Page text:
So, unless the base concept wildly disagrees with you – say that you don’t like tiramisu, or you don’t like strong spirity beers, if you don’t like the idea of a tiramisu beer – if none of these apply, then this is a lovely dessert style beer for you.

Background: This was designed to be inspired by the Tiramisu dessert – it is a mix of rum aged Paradox Imperial Stout and milk Barley Wine made with oats and coffee beans. As of such I had pretty much no idea which beer style to shove it under. As always I am not an unbiased actor on Brewdog beer. Drunk while listening to more of The Algorithm: Brute Force.

Wiper and True Wheat Beer White

Wiper and True: Wheat Beer: White (England: Wheat Ale: 4.4% ABV)

Visual: Pale hazy lemon juice with large white mounded froth head. Moderate carbonation. The head leaves lace.

Nose: Jiff lemon. Key lime and fresh wheat character.

Body: Lightly earthy. Light lime and key lime pie mix. Kiwi. Pepper. Wheaty. Empty middle. Sulphur. Apricot. Soft lemon.

Finish: Earthy notes and bitterness. Wheaty. Light salt character. Kiwi. Sulphur. Apricot.

Conclusion: You know, if I had salt I would add a few grains to this. Chris from Independent Spirit has mentioned several times that it can help with weak mid body beers. I have never tested it but trust his knowledge on such things. Unfortunately I don’t currently have any salt. Yes I am a freak. I just don’t actually use salt that much so never have any in. Probably for the best for tasting note purposes. Adding extra bits may be cheating.

Anyway, as you may have guessed from the above, this has a thin middle. A pity as the aroma, though simple, promised a lovely mix of wheat character and green fruit hops. I mean, that is, in fact, the body you kind of get, backed by earthy and spicy notes – however most of the notes are very lightly done, and the body is slightly thin, which means that the earthy, simple wheat body dominates. I was hoping the loss of the other notes was due to excessive coolness, but I have given the beer plenty of time to warm and to no avail.

It really is just a case that the fruit notes of the aroma are there but too weak to do any good. It does feel like just a small raise in intensity would shove the whole beer from bad to decent or better. It doesn’t have to be super intense, just a a modest raise.

So, a rare beer from Wiper and True that I don’t like and in general a weak beer, so not that much to say here. It is sulphurous and earthy and even feels a tad watery, combine that with a slight salt note in the finish and it occasionally tastes slightly sweaty. So, not a good beer, very much not a good beer.

Ah well, no company bats 100%.

Background: I’m a big fan of Wiper and True, so much so I refer to them as “The Kernel of the west country” – not tried any of their wheat beers before. Was glad to get to use the wheat ale glass again – it is probably the least used of the three beer style designed glasses I was given at Christmas by craft beer sis. Drunk while listening to various Miracle Of Sound tracks.

Smokehead Islay Single Malt Scotch Whisky

Smokehead: Islay Single Malt Scotch Whisky (Islay Single Malt Scottish Whisky:43% ABV)

Visual: Light gold.

Viscosity: Mostly slow thin streaks.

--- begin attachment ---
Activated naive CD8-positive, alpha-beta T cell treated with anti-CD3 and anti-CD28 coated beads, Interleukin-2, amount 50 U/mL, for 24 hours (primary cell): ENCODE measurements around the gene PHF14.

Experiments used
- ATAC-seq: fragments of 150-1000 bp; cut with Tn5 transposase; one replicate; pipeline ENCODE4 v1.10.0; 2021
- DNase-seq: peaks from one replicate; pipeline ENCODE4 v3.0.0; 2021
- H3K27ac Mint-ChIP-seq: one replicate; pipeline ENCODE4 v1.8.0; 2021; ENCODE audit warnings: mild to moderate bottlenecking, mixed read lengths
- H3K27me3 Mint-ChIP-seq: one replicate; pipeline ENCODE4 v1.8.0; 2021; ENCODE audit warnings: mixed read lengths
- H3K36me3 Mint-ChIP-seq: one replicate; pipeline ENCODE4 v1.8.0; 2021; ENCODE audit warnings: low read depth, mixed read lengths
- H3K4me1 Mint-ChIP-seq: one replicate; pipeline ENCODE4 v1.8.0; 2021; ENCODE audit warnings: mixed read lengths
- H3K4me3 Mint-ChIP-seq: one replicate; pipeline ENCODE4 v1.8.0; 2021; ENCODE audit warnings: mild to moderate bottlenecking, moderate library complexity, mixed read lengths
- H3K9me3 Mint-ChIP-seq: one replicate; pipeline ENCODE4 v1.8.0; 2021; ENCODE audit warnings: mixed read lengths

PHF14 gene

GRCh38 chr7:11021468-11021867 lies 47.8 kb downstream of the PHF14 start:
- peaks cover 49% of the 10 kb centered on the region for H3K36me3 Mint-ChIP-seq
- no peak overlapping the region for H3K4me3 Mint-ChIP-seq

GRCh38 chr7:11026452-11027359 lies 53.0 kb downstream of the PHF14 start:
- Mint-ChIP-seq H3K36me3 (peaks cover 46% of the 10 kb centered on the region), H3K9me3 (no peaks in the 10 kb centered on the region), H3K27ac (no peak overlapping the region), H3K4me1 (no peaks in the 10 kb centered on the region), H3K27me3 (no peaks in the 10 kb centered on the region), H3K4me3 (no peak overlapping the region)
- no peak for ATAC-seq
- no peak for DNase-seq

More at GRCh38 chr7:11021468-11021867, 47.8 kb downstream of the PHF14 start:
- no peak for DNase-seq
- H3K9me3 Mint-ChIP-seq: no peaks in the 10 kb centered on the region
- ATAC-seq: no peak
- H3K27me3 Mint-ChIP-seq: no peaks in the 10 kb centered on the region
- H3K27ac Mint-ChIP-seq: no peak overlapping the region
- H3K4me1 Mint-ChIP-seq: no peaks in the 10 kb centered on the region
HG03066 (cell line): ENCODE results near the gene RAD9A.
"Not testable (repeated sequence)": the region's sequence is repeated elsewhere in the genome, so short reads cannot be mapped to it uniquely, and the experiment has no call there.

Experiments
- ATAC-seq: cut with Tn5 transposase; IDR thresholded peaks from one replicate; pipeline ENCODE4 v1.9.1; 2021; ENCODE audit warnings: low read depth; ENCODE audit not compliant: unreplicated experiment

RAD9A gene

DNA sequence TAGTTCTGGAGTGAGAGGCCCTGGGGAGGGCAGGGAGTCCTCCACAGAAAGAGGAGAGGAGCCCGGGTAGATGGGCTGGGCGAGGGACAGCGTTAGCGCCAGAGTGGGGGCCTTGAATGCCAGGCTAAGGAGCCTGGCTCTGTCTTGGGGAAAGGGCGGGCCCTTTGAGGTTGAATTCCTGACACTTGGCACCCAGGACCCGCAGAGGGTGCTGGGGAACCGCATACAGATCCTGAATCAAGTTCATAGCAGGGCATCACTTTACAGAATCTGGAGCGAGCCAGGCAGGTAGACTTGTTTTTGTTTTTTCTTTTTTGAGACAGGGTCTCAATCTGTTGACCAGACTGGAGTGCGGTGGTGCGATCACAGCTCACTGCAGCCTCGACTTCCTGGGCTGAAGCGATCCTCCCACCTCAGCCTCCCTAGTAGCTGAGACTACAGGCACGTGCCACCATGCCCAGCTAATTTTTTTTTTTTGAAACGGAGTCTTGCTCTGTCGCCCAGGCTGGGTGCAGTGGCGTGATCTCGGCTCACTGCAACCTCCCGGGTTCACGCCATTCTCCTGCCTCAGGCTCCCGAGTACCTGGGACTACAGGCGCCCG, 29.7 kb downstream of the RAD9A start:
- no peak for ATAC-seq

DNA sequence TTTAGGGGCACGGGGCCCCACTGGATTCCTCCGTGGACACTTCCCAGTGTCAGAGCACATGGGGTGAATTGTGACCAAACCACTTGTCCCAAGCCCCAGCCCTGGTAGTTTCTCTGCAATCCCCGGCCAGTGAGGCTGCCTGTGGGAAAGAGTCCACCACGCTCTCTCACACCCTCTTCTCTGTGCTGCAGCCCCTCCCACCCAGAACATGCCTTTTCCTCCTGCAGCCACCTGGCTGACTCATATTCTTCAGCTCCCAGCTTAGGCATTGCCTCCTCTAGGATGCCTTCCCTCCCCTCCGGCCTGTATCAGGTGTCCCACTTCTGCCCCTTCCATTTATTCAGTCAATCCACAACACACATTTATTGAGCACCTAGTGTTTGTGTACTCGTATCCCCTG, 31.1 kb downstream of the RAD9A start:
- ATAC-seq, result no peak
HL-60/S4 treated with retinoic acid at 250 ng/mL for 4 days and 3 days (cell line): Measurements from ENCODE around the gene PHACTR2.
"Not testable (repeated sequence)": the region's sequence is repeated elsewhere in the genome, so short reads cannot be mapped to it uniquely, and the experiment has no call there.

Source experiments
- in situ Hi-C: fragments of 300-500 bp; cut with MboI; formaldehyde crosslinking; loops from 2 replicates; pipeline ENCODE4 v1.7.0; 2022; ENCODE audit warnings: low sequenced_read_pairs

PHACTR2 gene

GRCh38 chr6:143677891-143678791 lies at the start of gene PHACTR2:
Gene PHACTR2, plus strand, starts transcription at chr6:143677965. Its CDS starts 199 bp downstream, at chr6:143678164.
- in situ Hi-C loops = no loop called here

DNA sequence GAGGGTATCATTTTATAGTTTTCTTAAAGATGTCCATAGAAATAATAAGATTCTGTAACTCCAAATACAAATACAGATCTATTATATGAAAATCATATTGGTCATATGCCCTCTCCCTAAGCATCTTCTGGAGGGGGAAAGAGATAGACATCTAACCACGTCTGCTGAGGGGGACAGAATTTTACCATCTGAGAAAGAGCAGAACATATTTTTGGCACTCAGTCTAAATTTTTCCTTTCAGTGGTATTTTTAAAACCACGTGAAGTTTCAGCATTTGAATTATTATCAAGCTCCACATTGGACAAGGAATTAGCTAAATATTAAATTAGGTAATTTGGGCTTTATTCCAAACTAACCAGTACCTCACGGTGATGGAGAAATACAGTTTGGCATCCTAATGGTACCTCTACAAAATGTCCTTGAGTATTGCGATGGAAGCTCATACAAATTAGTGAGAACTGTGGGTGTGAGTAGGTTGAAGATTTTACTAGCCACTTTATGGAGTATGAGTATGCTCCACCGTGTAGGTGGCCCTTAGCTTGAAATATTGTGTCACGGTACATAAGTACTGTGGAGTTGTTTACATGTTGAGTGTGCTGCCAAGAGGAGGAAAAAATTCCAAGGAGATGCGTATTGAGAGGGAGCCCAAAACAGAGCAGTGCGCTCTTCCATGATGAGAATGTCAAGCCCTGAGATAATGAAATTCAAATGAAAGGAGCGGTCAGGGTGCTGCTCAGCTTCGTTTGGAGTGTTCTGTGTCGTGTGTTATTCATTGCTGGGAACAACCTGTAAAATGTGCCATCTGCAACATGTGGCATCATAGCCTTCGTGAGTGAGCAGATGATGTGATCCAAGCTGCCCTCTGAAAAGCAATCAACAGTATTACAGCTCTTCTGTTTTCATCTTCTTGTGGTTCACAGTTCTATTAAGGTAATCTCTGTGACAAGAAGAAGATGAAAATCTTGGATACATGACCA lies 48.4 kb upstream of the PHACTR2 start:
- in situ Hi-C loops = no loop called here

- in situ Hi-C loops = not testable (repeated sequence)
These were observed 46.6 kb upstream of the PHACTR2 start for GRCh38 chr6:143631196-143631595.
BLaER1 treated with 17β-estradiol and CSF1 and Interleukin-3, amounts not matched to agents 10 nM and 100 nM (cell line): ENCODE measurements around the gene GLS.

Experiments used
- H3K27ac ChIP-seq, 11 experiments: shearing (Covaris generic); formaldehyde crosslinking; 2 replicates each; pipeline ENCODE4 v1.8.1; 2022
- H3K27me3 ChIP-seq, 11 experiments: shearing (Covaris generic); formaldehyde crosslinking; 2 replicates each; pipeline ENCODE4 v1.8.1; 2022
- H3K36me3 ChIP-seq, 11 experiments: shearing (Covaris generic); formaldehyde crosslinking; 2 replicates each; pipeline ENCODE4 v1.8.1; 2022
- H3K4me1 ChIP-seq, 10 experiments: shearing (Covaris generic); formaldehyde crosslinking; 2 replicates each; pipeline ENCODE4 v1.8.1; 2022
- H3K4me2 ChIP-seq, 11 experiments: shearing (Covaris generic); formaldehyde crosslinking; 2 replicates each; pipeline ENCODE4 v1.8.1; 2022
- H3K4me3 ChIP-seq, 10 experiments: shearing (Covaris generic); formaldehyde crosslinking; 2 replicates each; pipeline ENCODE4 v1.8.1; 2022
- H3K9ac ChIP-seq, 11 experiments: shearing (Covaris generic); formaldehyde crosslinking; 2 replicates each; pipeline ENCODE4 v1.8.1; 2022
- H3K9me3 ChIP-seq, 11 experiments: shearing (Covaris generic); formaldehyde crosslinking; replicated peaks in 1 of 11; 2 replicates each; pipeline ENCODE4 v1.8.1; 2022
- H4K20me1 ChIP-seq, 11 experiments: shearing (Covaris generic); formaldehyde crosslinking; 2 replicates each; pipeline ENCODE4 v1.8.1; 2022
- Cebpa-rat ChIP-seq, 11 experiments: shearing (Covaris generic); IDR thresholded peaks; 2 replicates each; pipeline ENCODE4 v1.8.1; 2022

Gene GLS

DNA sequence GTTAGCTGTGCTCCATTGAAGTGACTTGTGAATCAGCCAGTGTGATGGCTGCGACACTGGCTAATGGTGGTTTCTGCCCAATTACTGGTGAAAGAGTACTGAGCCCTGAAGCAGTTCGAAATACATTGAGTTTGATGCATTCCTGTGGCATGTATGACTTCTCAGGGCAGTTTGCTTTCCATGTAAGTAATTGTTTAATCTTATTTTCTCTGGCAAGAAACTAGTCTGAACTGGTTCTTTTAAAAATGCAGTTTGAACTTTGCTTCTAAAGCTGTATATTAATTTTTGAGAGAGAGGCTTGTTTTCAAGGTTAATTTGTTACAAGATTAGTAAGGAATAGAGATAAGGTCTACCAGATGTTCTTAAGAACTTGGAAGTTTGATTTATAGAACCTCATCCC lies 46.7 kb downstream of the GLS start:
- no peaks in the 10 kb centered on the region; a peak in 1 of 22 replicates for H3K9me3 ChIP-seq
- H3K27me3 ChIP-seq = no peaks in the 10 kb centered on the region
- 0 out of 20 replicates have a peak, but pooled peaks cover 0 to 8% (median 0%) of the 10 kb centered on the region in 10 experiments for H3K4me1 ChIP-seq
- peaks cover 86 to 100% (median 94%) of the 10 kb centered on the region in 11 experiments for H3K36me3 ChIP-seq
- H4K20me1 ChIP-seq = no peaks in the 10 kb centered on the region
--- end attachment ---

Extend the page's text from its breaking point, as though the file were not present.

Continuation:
Nose: Smoked beef and peppercorn. The aroma can be detected at massive distance. Medicinal notes. Dumplings and beef broth. Barley. Lots of smoke. Touch of honey. Water dries and brings out slightly harsher notes.

Body: Smooth. Golden syrup and vanilla. Massive peat and smoke. Light charring. Vanilla custard slices. Light medicinal notes and noticeable alcohol. Icing. Toffee. Light cherries. Water mutes alcohol, brings out raisins, Madeira and sherry trifle. More fruity.

Finish: Honey. Charred notes. Barbecued beef. Icing sugar. Vanilla custard. Seaweed. Water brings out Madeira cake, light rum spice, and sherry trifle.

Conclusion: It is often overlooked how sweet Islay whisky can be. They are well known for hitting hard and fast with big notes – here that is definitely true with smoked beef, peat smoke and peppercorn. There is small medicinal notes, but not heavily on that side – this leans much more on the smoke side of things, also eschewing the salted character than an Islay can have to concentrate more on the smoke.

The thing is, if you are used to those strong flavours then you realise that there is huge golden syrup and vanilla custard sweetness behind the smoke. The massive notes are a significant contrast which makes for a surprisingly smooth yet intense whisky. Frankly, even without water this is very easy to recommend.

Water refines it even more, it drops the few alcohol notes and brings out what I would guess to be the sherry barrel ageing influence. There is cherries and raisins, lightly spicy and sherry trifle notes – it goes from nearly no sherry influence to being dominated by it in a heartbeat. It is like two whiskies in one.

So, at any price point this is excellent – peat juice delivered against a vanilla sweet backdrop or sherry trifle sweetness – smooth, intense and delicious. At the 35 to 40 quid mark it often goes for? This is an absolute steal. A great value Islay whisky showing that the words “Great value” don’t have to be damning with faint praise.

Background: I tried the 18 year Smokehead a while back, but realised I had never done notes on the standard bottling – so here it is. Grabbed from Independent Spirit and drunk while listening to David Bowie’s haunting final album.